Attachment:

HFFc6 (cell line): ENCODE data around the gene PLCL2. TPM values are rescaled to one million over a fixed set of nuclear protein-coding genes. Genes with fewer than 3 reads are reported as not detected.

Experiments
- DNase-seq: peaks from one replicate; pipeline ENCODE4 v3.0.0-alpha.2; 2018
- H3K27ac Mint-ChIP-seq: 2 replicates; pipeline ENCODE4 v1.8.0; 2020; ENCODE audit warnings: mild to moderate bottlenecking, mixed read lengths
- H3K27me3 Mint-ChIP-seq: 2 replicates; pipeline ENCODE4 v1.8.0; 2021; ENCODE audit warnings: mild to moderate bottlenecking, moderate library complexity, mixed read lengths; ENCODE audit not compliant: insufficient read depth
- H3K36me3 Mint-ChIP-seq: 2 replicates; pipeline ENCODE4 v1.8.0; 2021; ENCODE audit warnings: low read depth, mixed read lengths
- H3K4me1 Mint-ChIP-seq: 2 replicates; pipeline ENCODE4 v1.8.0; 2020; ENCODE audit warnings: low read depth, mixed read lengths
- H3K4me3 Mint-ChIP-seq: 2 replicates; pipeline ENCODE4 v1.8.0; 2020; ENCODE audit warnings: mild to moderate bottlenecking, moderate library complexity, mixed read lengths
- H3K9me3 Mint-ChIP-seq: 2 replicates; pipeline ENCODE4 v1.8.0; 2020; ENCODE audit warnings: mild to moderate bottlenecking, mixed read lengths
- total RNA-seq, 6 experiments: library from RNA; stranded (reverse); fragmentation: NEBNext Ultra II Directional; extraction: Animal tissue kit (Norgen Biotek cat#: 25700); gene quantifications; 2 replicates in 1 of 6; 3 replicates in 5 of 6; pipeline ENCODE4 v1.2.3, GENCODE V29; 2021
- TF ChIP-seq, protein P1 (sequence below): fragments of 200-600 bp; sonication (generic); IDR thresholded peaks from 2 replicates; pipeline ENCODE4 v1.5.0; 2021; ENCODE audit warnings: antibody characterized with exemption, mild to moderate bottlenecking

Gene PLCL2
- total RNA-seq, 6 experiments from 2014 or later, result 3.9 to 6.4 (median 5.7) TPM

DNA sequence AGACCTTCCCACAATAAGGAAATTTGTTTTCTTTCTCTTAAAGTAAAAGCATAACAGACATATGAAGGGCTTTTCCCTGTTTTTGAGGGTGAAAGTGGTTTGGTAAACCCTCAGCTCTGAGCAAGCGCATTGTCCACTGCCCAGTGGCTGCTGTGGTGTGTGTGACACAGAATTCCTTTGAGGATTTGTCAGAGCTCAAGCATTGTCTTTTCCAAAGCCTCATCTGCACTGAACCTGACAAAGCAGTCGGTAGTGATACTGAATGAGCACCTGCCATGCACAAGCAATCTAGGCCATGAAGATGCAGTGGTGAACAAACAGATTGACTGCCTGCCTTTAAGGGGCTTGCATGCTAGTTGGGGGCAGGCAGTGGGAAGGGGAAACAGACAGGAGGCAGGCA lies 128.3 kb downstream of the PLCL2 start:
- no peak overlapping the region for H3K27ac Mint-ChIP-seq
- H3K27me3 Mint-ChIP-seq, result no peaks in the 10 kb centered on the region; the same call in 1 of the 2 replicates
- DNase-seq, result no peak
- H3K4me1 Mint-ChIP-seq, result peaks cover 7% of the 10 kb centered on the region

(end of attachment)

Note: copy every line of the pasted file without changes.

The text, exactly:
HFFc6 (cell line): ENCODE data around the gene PLCL2. TPM values are rescaled to one million over a fixed set of nuclear protein-coding genes. Genes with fewer than 3 reads are reported as not detected.

Experiments
- DNase-seq: peaks from one replicate; pipeline ENCODE4 v3.0.0-alpha.2; 2018
- H3K27ac Mint-ChIP-seq: 2 replicates; pipeline ENCODE4 v1.8.0; 2020; ENCODE audit warnings: mild to moderate bottlenecking, mixed read lengths
- H3K27me3 Mint-ChIP-seq: 2 replicates; pipeline ENCODE4 v1.8.0; 2021; ENCODE audit warnings: mild to moderate bottlenecking, moderate library complexity, mixed read lengths; ENCODE audit not compliant: insufficient read depth
- H3K36me3 Mint-ChIP-seq: 2 replicates; pipeline ENCODE4 v1.8.0; 2021; ENCODE audit warnings: low read depth, mixed read lengths
- H3K4me1 Mint-ChIP-seq: 2 replicates; pipeline ENCODE4 v1.8.0; 2020; ENCODE audit warnings: low read depth, mixed read lengths
- H3K4me3 Mint-ChIP-seq: 2 replicates; pipeline ENCODE4 v1.8.0; 2020; ENCODE audit warnings: mild to moderate bottlenecking, moderate library complexity, mixed read lengths
- H3K9me3 Mint-ChIP-seq: 2 replicates; pipeline ENCODE4 v1.8.0; 2020; ENCODE audit warnings: mild to moderate bottlenecking, mixed read lengths
- total RNA-seq, 6 experiments: library from RNA; stranded (reverse); fragmentation: NEBNext Ultra II Directional; extraction: Animal tissue kit (Norgen Biotek cat#: 25700); gene quantifications; 2 replicates in 1 of 6; 3 replicates in 5 of 6; pipeline ENCODE4 v1.2.3, GENCODE V29; 2021
- TF ChIP-seq, protein P1 (sequence below): fragments of 200-600 bp; sonication (generic); IDR thresholded peaks from 2 replicates; pipeline ENCODE4 v1.5.0; 2021; ENCODE audit warnings: antibody characterized with exemption, mild to moderate bottlenecking

Gene PLCL2
- total RNA-seq, 6 experiments from 2014 or later, result 3.9 to 6.4 (median 5.7) TPM

DNA sequence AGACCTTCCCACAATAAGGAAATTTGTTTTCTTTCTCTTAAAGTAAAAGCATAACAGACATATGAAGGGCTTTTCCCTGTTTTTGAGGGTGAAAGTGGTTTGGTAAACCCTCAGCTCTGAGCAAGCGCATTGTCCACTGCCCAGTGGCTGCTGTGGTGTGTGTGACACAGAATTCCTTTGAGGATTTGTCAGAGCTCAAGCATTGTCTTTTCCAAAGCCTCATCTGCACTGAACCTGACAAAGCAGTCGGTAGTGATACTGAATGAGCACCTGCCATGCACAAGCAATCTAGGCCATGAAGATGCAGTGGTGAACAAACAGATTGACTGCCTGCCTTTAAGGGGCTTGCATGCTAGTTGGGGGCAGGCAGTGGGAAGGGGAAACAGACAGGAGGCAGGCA lies 128.3 kb downstream of the PLCL2 start:
- no peak overlapping the region for H3K27ac Mint-ChIP-seq
- H3K27me3 Mint-ChIP-seq, result no peaks in the 10 kb centered on the region; the same call in 1 of the 2 replicates
- DNase-seq, result no peak
- H3K4me1 Mint-ChIP-seq, result peaks cover 7% of the 10 kb centered on the region